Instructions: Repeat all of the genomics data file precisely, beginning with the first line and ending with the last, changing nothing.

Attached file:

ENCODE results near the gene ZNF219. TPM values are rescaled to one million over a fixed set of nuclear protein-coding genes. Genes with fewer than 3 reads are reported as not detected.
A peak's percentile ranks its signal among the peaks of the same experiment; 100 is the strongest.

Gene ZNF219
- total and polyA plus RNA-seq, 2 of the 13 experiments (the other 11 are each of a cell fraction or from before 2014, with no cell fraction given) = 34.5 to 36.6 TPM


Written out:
ENCODE results near the gene ZNF219. TPM values are rescaled to one million over a fixed set of nuclear protein-coding genes. Genes with fewer than 3 reads are reported as not detected.
A peak's percentile ranks its signal among the peaks of the same experiment; 100 is the strongest.

Gene ZNF219
- total and polyA plus RNA-seq, 2 of the 13 experiments (the other 11 are each of a cell fraction or from before 2014, with no cell fraction given) = 34.5 to 36.6 TPM